The Poetic Days of Late Summer: Inside VOX’s Media Café

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Thoughts of summertime and teens usually bring to mind images of baseball, swimming holes and lazy, nothing-filled afternoons. But nestled in the corner of a Midtown Atlanta high rise a group of teens have been passing the dog days of the season in a slightly different way.

For nearly two decades VOX Teen Communications has been honing the journalism and leadership skills of a diverse cross section of Atlanta teens. Each year more than a hundred pass through the newsroom doors or slide into the seat at one of their workshops.

During the school year, the non-profit publishes the city’s only teen-powered newspaper. Distributed for free through many metro area schools, each issue reaches about 90,000 peers. But with the lax summer months comes the freedom to move a bit beyond the news print.

“VOX Media Café is actually in it’s inaugeral year. This is the first year that we’ve done this summer program,” said Rachel Alterman Wallack, executive director of VOX. “VOX has always provided summer programing for teens, but in the past we had a four-week journalism and leadership program, which was a great program but it only served 14 kids.”

Today, VOX’s Media Café program offers four, weeklong workshops that can handle about 40 students throughout the summer.

“And we were able to create content to teach kids based on what the teens in our program said they wanted to learn, which is how we came up with the VOX Media Café offerings,” Alterman Wallack said. “The first week was visual communication, and then interactive media. The third week was reporting, and then this week we’re finishing up creative non-fiction.”

Like most everything else at VOX, the teens dictate their level of involvement with the program. Some attend for the course of the summer, and others for a single week.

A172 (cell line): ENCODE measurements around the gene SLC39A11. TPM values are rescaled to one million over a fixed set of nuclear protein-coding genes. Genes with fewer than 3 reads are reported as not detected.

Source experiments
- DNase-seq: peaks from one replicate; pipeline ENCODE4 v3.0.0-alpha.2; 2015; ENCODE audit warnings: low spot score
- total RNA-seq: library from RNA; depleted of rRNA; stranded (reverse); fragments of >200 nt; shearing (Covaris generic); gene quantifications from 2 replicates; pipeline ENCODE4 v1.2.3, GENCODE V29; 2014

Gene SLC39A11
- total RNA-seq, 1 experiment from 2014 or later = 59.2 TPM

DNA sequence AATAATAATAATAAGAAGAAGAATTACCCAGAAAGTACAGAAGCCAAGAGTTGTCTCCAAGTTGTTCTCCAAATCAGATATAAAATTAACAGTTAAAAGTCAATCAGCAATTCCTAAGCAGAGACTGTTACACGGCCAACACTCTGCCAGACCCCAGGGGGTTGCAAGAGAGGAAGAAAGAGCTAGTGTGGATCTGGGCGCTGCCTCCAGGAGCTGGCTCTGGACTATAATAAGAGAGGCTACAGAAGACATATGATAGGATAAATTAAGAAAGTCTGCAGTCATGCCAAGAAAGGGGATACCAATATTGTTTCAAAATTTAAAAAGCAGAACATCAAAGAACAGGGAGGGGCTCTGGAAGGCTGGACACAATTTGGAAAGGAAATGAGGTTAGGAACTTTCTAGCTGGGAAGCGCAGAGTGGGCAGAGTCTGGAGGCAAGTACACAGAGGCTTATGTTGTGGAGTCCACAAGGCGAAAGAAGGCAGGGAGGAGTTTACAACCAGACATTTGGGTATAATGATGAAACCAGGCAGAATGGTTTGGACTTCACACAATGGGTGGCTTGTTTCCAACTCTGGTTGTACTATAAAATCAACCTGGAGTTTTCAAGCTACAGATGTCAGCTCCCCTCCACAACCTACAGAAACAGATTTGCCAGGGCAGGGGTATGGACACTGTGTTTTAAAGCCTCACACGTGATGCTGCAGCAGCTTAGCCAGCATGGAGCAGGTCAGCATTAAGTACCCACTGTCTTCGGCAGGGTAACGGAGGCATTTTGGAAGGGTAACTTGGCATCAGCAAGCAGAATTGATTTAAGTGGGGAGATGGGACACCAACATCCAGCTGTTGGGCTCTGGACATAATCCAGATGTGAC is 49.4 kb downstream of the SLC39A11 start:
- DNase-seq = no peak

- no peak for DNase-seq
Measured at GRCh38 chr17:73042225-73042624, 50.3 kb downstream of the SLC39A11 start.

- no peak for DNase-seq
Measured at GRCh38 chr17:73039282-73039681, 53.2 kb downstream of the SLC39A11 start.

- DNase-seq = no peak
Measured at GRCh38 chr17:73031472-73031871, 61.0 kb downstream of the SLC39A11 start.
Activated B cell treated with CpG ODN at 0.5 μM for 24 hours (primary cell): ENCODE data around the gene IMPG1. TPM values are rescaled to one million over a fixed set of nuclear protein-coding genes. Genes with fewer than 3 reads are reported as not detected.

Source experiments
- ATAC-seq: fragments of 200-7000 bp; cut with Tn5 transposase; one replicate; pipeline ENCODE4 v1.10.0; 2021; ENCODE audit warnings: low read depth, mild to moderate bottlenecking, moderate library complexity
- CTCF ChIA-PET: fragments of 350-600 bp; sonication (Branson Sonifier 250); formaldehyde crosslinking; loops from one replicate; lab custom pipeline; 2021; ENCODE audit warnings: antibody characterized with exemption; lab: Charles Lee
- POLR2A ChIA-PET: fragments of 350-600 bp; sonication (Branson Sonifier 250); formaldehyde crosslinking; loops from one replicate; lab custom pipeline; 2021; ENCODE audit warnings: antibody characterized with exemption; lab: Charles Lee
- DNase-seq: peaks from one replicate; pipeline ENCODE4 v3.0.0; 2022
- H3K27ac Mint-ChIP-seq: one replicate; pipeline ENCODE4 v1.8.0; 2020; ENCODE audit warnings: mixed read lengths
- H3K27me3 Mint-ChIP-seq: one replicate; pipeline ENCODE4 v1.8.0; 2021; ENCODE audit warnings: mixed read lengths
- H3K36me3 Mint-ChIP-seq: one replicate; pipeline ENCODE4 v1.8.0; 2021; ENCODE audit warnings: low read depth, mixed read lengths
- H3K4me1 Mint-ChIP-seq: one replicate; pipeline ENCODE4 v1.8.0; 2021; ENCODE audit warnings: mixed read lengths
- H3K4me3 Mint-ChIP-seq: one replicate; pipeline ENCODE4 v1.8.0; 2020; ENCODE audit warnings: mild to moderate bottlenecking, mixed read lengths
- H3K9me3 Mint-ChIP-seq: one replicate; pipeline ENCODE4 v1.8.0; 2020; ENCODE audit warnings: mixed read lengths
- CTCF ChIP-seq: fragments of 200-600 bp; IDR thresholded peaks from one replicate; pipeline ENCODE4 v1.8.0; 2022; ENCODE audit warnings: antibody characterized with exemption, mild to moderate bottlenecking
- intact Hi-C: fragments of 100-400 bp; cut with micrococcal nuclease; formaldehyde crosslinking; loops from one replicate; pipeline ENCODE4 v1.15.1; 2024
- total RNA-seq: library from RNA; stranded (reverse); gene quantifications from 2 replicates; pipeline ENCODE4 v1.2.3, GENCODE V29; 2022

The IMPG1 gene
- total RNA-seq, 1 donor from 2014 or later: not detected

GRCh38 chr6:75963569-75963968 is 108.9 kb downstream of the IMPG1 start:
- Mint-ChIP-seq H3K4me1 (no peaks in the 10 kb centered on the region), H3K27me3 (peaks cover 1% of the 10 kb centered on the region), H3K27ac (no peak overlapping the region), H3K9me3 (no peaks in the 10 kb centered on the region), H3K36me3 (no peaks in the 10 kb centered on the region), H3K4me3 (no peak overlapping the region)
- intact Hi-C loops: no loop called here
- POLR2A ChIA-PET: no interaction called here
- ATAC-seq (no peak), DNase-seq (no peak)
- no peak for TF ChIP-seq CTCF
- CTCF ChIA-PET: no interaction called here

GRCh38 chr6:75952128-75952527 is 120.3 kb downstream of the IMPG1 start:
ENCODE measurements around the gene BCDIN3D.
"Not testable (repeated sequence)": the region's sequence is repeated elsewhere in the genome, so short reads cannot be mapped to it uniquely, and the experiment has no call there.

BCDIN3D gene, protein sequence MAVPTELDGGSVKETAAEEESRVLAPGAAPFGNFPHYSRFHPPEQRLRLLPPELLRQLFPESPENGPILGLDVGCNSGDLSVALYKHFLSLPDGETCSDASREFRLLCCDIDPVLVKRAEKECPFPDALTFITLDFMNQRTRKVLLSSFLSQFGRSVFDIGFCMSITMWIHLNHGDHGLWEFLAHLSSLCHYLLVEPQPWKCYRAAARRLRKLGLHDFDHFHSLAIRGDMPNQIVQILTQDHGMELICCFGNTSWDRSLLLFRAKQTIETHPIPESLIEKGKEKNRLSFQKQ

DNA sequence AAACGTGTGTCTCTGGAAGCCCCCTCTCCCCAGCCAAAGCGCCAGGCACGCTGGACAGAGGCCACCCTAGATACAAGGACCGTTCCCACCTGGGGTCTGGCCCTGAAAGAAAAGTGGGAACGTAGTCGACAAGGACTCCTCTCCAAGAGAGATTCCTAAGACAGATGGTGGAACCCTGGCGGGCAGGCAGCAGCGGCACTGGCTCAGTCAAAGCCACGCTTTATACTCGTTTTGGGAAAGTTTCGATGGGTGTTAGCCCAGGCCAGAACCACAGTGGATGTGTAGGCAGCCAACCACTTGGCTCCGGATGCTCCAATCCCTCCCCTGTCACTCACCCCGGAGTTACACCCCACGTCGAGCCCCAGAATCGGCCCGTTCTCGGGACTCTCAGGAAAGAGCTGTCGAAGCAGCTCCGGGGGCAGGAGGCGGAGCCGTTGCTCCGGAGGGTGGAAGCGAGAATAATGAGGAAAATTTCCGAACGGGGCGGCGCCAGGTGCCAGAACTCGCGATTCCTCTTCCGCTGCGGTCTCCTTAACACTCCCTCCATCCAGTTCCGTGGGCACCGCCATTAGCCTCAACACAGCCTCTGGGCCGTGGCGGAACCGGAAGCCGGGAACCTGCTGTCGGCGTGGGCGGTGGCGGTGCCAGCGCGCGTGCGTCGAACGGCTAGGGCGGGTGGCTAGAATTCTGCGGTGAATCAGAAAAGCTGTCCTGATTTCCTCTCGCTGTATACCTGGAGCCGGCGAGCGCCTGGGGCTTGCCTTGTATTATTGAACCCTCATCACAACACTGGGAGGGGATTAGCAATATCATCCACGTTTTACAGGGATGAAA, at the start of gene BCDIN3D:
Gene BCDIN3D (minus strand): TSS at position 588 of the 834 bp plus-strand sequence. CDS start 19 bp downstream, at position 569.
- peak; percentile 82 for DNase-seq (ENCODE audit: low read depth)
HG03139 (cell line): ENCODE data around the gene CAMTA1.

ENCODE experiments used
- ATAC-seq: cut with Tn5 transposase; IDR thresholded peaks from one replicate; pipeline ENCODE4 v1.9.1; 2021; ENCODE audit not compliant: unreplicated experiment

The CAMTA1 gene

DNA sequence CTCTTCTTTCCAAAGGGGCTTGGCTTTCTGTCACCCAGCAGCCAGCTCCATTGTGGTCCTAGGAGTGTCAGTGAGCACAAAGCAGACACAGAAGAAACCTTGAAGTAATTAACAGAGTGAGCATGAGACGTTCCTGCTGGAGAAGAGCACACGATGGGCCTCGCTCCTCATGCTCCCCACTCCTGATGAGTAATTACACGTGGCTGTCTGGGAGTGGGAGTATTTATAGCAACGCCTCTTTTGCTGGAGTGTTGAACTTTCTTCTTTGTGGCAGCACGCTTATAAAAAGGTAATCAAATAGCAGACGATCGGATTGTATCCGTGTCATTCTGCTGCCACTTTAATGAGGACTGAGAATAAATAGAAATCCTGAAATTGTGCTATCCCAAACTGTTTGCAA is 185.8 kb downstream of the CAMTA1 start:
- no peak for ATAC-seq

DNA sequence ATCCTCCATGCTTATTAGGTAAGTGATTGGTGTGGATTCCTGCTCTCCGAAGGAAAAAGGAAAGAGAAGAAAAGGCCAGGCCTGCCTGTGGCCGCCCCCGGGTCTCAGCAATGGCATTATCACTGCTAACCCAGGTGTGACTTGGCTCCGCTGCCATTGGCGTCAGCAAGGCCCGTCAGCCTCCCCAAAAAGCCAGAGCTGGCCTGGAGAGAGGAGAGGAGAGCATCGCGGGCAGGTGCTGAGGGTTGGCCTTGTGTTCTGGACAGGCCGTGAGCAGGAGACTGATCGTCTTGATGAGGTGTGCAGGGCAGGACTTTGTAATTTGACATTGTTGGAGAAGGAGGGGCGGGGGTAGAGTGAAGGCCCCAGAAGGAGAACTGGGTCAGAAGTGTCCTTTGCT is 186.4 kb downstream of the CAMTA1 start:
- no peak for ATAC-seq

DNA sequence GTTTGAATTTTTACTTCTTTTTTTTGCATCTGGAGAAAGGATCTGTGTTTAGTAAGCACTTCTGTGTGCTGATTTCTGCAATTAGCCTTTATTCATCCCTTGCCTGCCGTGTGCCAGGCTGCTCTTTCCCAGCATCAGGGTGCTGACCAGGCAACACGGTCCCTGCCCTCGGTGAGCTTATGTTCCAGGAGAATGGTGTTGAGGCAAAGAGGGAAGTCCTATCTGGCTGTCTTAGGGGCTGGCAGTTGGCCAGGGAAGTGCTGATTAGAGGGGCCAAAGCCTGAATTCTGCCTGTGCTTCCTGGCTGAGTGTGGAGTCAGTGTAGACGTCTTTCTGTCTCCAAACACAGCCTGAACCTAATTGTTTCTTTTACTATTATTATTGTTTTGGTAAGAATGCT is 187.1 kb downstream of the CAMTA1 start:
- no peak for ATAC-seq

For 17-year-old Paige Curtis this is her first, and last, week.

“Media Café, if you get the chance to do it definitely sign up because you’ll learn so much about yourself and the way you write.” Curtis, a student at North Atlanta High School, said. “I love the hands on exposure you get to people in the field of writing.”

Throughout the summer, an award winning cast of lecturers have taught kids about everything from visual storytelling to the finer points of poetic imagery. Now on the final day, Pulitzer Prize winning poet Natasha Trethewey and Women of the World Slam Poetry Champion Theresa Davis are leading breakouts with about a dozen teens.

The pay off? A good, old-fashioned poetry slam.

“Slam poetry is competitive poetry where a poet presents original work, and the work is then scored by five random judges,” said Davis, currently the Women of the World Slam Poetry Champion. “It’s been very challenging, but it’s also very therapeutic for me and I love the idea of connecting with other people.”

“I work with kids so much I want them to understand the inherent power of words and that that’s a power they all have,” she added.

But honestly there wasn’t much slamming going on inside the walls of VOX. As the day faded the group of young poets clapped, or rather snapped their fingers -– the poet’s applause -– as they took turns reading their original works.

The vox media cafe program will be back next summer. Teens who wish to be involved with VOX during the school year can join the program in October.

This story was produced in partnership with the Southern Education Desk.

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